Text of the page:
The urban experience
Taking a cue from James’ keynote, we’ll see many examinations of Civic Tech in the city, from Jose Alberto Gomez of Mexico on better mobile apps for fault reporting; to analyses of Civic Tech in diverse urban areas from the Centre for Conflict and Participation Studies in Italy. And our hosts OECD will be presenting the concept of an urban barometer.
Impactful Civic Tech projects
Luminate are one of several participants in a panel which examines Civic Tech in Latin America for a wider understanding of applicable insights. Jasmina Haynes from Integrity Action in the UK will present the Nepalse experience on how to check whether grants are doing everything the funders hoped they would. And several more sessions will have an emphasis on ensuring initiatives are impactful.
With three to four tracks running each day, there’s plenty to choose from — including a look at the issues that arise in long-running Civic Tech projects, by mySociety’s own developer Matthew Somerville — so make sure to have a browse through the schedule for a full picture of what to expect.
And then, we can’t stress this enough: book your ticket, or you might be too late.
Every now and then, we in the mySociety research team are fortunate enough to be given the opportunity to explore specific themes in civic participation, in partnership with some of the leading philanthropic bodies in our field. Last year, we worked with the Hewlett Foundation and the Omidyar Network to examine Participatory Budgeting. These organisations were keen to explore where there might be opportunities for the Participatory Budgeting field to be supported or developed, and alongside academic experts Brian Wampler, Stephanie McNulty and Michael Touchton, the mySociety research team conducted a wide-ranging review of some of the key questions surrounding Participatory Budgeting, and interviewed a number of practitioners and global experts.
You can read the full report here.
One of the truly fascinating things about the spread of Participatory Budgeting over the last 30 years is how it has evolved, mutated and emerged in almost all corners of the world. The model conceived in Porto Alegre 30 years ago is very different from the implementations of Participatory Budgeting operational today in Europe, Africa, Asia, Australasia and North and South America. That is not necessarily a bad thing of course. Projects and frameworks for participation must evolve with changing attitudes, must be culturally appropriate, and must work within the resources available. However, the very reasons that implementing bodies have for doing Participatory Budgeting have also changed.
While many practitioners view Participatory Budgeting as a very process based activity, there are many differing opinions on what it is actually structured to achieve. In Brazil, this model was developed as a new political offering to build a fundamentally redistributive programme, allowing citizens with the greatest need to input into real-world budgeting solutions to leverage funding into the poorest neighbourhoods. This concept of redistribution has, based on our research, appeared to have waned in the majority of places, with the focus of Participatory Budgeting now firmly upon the commonly accepted ideal of broad citizen participation, with the merit assigned to the act and volume of participation by the general populace in local budgeting.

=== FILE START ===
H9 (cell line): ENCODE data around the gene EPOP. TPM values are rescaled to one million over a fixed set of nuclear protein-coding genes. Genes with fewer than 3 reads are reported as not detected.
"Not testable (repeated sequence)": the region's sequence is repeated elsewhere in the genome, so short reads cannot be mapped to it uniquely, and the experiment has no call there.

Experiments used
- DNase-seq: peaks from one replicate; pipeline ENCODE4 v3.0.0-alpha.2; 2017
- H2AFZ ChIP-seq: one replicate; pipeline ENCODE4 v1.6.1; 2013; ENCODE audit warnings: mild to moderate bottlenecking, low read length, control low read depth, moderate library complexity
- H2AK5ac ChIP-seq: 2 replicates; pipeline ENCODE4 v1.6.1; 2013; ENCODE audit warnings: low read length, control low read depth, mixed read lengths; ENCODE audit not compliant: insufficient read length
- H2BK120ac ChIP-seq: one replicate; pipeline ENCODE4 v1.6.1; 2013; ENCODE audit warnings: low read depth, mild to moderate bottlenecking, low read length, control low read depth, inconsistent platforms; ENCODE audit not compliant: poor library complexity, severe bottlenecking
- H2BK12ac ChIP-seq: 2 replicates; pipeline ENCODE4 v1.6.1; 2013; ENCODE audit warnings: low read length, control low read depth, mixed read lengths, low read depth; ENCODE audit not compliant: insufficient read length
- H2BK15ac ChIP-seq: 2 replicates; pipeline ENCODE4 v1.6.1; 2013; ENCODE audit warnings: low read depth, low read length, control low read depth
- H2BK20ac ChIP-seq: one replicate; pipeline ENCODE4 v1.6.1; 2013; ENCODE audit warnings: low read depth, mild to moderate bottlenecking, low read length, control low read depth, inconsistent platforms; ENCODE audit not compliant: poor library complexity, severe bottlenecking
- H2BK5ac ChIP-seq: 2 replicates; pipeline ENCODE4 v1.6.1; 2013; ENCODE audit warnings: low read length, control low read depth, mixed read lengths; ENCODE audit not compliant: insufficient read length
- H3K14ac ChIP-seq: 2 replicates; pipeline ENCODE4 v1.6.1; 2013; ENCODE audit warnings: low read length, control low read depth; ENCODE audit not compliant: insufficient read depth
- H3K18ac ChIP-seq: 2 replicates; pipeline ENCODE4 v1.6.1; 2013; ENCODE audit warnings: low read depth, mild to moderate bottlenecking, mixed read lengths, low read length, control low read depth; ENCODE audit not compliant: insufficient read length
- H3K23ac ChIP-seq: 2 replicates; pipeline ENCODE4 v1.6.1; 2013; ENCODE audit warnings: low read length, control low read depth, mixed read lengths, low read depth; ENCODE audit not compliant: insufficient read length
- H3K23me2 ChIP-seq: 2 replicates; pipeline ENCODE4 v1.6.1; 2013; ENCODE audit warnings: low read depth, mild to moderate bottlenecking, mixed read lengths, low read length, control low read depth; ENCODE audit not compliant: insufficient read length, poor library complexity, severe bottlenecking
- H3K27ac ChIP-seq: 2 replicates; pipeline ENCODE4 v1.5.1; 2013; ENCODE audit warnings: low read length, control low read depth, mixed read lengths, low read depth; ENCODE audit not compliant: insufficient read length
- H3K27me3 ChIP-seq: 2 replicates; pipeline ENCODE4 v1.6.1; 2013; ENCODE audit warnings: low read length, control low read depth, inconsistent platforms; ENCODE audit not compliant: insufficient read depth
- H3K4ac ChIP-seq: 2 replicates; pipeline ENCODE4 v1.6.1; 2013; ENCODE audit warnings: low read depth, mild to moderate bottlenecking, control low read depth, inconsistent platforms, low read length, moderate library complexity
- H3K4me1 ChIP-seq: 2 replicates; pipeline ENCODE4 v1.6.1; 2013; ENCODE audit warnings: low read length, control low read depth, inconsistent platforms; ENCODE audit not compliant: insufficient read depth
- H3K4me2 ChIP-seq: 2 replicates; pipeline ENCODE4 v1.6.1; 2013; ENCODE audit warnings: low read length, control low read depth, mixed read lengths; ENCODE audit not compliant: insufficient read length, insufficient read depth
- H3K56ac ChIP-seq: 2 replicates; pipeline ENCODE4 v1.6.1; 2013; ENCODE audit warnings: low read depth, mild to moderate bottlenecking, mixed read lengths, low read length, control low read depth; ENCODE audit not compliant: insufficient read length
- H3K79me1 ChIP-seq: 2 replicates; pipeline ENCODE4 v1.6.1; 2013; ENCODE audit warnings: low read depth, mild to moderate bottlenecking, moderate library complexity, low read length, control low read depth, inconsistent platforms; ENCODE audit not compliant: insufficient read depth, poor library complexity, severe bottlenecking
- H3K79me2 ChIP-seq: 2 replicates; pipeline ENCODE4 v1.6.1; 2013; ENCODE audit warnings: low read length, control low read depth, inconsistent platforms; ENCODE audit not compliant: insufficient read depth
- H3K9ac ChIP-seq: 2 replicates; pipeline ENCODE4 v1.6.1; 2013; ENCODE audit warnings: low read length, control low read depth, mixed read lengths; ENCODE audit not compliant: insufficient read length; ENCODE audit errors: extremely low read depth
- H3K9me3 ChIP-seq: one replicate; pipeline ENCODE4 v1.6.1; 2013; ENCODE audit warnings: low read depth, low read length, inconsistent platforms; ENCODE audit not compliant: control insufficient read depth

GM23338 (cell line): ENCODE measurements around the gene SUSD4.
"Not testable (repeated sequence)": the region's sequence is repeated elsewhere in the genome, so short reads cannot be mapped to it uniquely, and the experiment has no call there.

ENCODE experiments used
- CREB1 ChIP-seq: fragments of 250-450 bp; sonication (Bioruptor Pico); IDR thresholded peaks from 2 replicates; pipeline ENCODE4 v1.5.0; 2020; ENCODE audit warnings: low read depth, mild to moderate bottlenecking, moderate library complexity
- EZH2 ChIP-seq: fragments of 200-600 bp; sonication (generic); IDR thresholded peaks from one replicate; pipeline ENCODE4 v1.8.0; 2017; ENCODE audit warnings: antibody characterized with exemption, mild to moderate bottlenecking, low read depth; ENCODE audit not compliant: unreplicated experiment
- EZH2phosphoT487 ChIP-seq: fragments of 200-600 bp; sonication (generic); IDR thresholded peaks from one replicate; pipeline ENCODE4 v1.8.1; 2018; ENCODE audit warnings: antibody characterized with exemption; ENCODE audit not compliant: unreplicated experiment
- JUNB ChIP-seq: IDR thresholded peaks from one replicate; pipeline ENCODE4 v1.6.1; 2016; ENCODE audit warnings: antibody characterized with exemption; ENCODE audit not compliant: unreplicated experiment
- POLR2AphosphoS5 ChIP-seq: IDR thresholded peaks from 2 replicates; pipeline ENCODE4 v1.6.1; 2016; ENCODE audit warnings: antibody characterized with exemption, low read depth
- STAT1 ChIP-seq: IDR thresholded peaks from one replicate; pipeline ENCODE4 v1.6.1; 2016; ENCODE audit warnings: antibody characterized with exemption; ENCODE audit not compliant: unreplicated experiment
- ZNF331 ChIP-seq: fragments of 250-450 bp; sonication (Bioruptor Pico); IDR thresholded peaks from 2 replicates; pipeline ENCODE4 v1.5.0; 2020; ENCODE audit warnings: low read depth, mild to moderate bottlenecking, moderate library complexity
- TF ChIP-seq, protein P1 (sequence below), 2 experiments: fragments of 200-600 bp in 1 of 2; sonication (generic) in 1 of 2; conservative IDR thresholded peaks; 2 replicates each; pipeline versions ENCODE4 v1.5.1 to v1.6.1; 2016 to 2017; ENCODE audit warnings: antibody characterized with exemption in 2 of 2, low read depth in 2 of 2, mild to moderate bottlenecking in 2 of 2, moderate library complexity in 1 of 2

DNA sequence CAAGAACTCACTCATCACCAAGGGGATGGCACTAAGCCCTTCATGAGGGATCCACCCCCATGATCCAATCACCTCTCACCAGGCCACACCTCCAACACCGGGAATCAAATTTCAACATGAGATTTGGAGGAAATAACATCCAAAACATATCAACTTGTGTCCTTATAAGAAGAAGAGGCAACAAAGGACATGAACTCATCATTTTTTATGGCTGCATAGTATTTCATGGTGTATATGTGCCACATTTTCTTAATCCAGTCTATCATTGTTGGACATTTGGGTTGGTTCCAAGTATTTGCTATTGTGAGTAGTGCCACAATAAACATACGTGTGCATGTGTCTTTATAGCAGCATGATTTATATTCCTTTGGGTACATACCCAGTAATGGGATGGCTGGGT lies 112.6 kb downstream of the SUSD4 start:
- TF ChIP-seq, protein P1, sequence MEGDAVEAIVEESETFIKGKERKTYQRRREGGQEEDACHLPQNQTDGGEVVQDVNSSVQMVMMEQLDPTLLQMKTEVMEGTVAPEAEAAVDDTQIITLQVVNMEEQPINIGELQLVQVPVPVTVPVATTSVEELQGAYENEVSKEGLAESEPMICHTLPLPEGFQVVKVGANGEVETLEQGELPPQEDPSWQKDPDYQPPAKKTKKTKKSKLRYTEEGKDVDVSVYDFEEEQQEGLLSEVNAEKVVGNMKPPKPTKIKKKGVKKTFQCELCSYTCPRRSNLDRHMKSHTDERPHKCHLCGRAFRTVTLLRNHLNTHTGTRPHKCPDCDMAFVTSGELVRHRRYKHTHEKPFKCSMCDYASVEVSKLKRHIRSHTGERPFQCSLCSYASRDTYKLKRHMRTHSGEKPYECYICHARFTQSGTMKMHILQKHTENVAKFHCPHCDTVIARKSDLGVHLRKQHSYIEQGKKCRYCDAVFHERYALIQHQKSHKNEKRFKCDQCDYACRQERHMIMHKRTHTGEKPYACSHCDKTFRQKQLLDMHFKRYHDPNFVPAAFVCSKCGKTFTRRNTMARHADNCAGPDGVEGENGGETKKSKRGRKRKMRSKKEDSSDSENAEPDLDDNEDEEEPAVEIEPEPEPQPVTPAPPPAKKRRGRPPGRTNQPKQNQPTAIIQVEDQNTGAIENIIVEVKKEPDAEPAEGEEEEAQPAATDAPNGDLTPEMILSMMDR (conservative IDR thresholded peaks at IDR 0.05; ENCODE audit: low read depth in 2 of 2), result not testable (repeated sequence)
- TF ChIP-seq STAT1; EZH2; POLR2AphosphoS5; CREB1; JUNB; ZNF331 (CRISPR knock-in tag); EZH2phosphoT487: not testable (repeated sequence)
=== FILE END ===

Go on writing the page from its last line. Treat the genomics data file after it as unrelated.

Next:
There is nothing inherently wrong about this shift in focus, but it does raise questions around scale, legitimacy and programme outcomes. What are institutions really trying to achieve when implementing Participatory Budgeting? Is it redistribution, is it genuine participation, or is it the appearance of genuine participation? And is there any desired outcome beyond having citizens participate? Is the high cost of engaging the most disadvantaged citizens offset by the educational benefits of small-scale Participatory Budgeting exercises? Do implementers want these programmes to be large scale but relatively ‘light touch’? And if so, does that devalue the process of participation or exclude disadvantaged citizens or minorities? Is it right that those citizens able to mobilise support and votes for specific projects are most likely to be from comparatively wealthy and educated sections of society? Does the scaling potential of digital Participatory Budgeting platforms gentrify the process? And what is the point of investing in exercises such as Participatory Budgeting when the political and bureaucratic institutions overseeing them are evidently corrupting or subverting the process?
This research project was incredibly compelling, and while we reluctantly concluded the project with more questions than answers, we hope that these points will focus the international Participatory Budgeting community towards genuine development that will benefit all of the many hard-working and dedicated practitioners around the world.
Image: Chris Slupski
Describe your idea:
e-Participation – empower and involve citizens in transparent decision making in the EU20Funding Instrument: Pilot Type B – It is intended to support several pilot actions for up to 7 M€ of EU contribution. The overall aim is to address with ICT based solutions today’s challenges in policy making. These include : fighting the perceived democratic deficit
What problem does it solve?:
EU grant option to finance participatory projects using ICT – deadline : september 2009
Type of idea: New feature for an existing project